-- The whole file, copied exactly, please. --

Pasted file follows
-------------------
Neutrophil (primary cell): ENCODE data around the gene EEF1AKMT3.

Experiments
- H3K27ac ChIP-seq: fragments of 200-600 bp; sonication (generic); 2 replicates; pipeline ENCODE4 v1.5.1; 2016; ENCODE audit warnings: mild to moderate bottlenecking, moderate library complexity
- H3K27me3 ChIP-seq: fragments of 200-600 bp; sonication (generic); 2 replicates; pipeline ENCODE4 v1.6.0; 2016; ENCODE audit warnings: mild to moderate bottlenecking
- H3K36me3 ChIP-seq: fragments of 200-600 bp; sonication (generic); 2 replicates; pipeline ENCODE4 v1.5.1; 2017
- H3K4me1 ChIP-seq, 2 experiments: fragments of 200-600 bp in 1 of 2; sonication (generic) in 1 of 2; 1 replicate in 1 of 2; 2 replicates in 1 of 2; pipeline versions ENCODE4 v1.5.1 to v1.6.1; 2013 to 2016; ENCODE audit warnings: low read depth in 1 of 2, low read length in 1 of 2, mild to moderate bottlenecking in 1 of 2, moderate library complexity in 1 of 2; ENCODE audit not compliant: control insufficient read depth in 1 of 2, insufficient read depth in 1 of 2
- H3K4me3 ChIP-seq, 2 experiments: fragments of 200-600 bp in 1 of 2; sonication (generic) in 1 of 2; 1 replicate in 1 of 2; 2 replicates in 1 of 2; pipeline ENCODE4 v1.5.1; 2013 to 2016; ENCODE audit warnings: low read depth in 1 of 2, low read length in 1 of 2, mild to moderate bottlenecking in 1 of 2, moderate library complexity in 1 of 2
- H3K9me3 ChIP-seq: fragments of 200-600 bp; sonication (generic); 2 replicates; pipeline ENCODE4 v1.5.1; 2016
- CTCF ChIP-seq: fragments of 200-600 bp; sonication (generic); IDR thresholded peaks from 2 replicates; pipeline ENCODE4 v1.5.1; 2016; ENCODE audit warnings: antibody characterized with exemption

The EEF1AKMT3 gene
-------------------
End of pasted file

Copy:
Neutrophil (primary cell): ENCODE data around the gene EEF1AKMT3.

Experiments
- H3K27ac ChIP-seq: fragments of 200-600 bp; sonication (generic); 2 replicates; pipeline ENCODE4 v1.5.1; 2016; ENCODE audit warnings: mild to moderate bottlenecking, moderate library complexity
- H3K27me3 ChIP-seq: fragments of 200-600 bp; sonication (generic); 2 replicates; pipeline ENCODE4 v1.6.0; 2016; ENCODE audit warnings: mild to moderate bottlenecking
- H3K36me3 ChIP-seq: fragments of 200-600 bp; sonication (generic); 2 replicates; pipeline ENCODE4 v1.5.1; 2017
- H3K4me1 ChIP-seq, 2 experiments: fragments of 200-600 bp in 1 of 2; sonication (generic) in 1 of 2; 1 replicate in 1 of 2; 2 replicates in 1 of 2; pipeline versions ENCODE4 v1.5.1 to v1.6.1; 2013 to 2016; ENCODE audit warnings: low read depth in 1 of 2, low read length in 1 of 2, mild to moderate bottlenecking in 1 of 2, moderate library complexity in 1 of 2; ENCODE audit not compliant: control insufficient read depth in 1 of 2, insufficient read depth in 1 of 2
- H3K4me3 ChIP-seq, 2 experiments: fragments of 200-600 bp in 1 of 2; sonication (generic) in 1 of 2; 1 replicate in 1 of 2; 2 replicates in 1 of 2; pipeline ENCODE4 v1.5.1; 2013 to 2016; ENCODE audit warnings: low read depth in 1 of 2, low read length in 1 of 2, mild to moderate bottlenecking in 1 of 2, moderate library complexity in 1 of 2
- H3K9me3 ChIP-seq: fragments of 200-600 bp; sonication (generic); 2 replicates; pipeline ENCODE4 v1.5.1; 2016
- CTCF ChIP-seq: fragments of 200-600 bp; sonication (generic); IDR thresholded peaks from 2 replicates; pipeline ENCODE4 v1.5.1; 2016; ENCODE audit warnings: antibody characterized with exemption

The EEF1AKMT3 gene